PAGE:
What is Colonoscopy
Colonoscopy is a very accurate and sensitive test as it allows direct visualisation of the entire large bowel. This is undertake after preparation with laxatives, which you will be given before the procedure with information on how to take them by the Endoscopy Centre team. Additional benefits include the ability to remove polyps and some early cancers during the procedure, and also biopsy any abnormalities for subsequent microscopic examination. Colonoscopy is usually performed under mild sedation, but can be performed without. Large polyps can be removed at the time of the procedure without the need for an operation, preventing them from becoming cancerous. In the USA this is the method of choice for bowel cancer screening.
What can I expect?
In the examination room you will be made comfortable on a couch, lying on your side. The consultant may give you a sedative injection to make you sleepy and relaxed. The consultant will then gently insert a flexible tube (colonoscope) through the anus into the large bowel. The colon will be gently inflated by passing carbon dioxide through it to give a clearer view of the bowel lining. You may get the sensation of wanting to go to the toilet, but as the bowel is empty there is no danger of this happening. the test will usually be completed in less than 25 minutes and a nurse will be with you throughout the test.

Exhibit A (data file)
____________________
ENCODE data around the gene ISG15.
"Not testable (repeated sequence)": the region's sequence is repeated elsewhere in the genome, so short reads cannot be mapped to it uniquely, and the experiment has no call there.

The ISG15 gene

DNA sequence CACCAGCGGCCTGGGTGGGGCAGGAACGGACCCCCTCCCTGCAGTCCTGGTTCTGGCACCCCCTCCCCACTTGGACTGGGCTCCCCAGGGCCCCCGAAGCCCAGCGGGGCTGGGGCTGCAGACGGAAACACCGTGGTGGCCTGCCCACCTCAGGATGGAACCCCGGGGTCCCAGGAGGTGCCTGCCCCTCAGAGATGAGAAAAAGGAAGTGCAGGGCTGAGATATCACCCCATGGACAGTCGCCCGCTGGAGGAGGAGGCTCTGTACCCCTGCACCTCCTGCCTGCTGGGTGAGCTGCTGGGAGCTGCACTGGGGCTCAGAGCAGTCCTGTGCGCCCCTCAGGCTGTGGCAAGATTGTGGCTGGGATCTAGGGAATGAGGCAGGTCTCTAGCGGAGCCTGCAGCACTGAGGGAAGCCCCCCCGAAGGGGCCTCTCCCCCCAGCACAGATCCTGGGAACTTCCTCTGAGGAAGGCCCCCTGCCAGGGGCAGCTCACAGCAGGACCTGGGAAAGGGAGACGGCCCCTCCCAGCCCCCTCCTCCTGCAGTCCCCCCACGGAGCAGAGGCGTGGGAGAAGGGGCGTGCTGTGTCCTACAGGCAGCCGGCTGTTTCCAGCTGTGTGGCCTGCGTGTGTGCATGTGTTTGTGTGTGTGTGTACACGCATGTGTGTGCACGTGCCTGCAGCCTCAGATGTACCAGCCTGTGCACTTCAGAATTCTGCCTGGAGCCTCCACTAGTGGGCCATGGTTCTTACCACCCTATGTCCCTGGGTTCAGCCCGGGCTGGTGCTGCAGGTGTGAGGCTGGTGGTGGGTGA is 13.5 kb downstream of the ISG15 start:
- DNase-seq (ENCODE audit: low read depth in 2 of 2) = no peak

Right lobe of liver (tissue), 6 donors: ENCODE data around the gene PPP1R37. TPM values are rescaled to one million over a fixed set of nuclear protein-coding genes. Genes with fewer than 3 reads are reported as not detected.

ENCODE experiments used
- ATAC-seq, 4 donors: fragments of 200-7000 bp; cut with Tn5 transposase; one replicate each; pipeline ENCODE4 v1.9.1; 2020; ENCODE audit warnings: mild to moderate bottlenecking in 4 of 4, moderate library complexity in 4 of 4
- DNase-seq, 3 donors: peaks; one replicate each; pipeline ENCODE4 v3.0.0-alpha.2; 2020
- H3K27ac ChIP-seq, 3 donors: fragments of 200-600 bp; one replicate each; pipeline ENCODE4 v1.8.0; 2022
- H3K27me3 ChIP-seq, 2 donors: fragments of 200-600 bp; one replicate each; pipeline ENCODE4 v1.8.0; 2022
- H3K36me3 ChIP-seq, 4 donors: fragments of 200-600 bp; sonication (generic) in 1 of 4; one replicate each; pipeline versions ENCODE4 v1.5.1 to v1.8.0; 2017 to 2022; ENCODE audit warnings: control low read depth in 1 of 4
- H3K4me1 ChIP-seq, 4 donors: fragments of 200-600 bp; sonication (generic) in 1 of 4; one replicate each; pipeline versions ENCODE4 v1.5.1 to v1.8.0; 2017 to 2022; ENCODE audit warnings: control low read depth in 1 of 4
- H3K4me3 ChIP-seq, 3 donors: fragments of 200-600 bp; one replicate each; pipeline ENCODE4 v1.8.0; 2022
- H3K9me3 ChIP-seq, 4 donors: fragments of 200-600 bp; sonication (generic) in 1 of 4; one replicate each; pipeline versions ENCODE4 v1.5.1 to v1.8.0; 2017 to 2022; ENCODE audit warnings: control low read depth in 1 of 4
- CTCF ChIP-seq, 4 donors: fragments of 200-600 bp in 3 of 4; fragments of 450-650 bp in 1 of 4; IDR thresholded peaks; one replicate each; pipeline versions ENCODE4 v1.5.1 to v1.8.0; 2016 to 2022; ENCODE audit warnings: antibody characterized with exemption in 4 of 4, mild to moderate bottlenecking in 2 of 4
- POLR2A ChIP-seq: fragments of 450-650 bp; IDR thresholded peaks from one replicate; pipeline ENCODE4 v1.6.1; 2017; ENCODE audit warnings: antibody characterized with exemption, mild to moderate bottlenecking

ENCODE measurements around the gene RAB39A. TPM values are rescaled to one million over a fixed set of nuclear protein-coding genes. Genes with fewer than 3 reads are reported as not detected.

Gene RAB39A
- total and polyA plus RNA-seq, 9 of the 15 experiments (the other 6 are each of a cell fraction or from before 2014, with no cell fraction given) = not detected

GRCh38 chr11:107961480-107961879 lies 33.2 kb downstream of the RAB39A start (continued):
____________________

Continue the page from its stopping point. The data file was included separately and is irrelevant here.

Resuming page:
Are there any risks?
Colonoscopy is a very safe examination, but very rarely problems can occur. The two most important are:
Perforation – this is a tear in the lining of the colon, which can happen during the test. It may not need treating at all, but it may need repairing with surgery, in which case you would need to stay in hospital.
Bleeding – minor bleeding is of no concern. Substantial bleeding can occur up to 10 days after removal of polyps, but is rare.
If you are concerned please contact your GP, the Endoscopy Centre or your local Accident and Emergency department.
After the Test?
If you have sedation, you will need to rest in our department until you are fully awake which can take up to 2 hours. If you do not have sedation you can leave as soon as you feel ready, and can have a normal day. You may eat and drink when you feel like it. You may feel a little bloated and windy, but this usually settles quite quickly.
If you have had a sedative injection as a part of the test it is essential that someone collects you to take you home. Once home, it is important to rest quietly for the remainder of the day. Sedation lasts longer than you think.
For 24 hours after your test you should not:
- drive a car
- operate machinery
- drink alcohol
The effects of the test and sedation should have worn off by the next day, when most patients are able to resume normal activities.